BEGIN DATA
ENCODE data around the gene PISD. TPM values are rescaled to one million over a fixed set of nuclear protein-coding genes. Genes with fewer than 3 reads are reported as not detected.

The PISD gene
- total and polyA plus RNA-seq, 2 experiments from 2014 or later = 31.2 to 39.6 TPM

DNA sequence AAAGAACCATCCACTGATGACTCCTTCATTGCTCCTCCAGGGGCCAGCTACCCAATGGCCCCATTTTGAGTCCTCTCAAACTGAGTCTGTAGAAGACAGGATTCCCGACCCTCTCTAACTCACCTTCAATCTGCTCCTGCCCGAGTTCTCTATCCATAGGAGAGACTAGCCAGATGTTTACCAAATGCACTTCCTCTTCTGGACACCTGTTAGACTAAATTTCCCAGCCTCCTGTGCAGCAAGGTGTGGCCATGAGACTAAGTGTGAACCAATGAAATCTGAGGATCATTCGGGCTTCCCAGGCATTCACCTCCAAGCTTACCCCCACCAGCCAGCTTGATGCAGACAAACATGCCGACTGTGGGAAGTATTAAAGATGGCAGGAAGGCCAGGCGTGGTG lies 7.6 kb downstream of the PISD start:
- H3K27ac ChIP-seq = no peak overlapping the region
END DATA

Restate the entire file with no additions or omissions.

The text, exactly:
ENCODE data around the gene PISD. TPM values are rescaled to one million over a fixed set of nuclear protein-coding genes. Genes with fewer than 3 reads are reported as not detected.

The PISD gene
- total and polyA plus RNA-seq, 2 experiments from 2014 or later = 31.2 to 39.6 TPM

DNA sequence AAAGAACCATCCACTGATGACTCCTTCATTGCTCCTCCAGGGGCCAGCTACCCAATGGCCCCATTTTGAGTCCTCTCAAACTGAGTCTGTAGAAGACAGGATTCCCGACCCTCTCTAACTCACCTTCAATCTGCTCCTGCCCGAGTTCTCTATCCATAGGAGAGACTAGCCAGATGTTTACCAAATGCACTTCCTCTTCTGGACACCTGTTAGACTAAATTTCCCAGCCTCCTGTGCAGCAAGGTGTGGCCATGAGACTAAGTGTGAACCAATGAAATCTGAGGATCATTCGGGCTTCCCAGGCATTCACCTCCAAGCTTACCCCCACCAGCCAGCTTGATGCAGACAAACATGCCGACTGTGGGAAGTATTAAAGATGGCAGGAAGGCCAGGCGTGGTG lies 7.6 kb downstream of the PISD start:
- H3K27ac ChIP-seq = no peak overlapping the region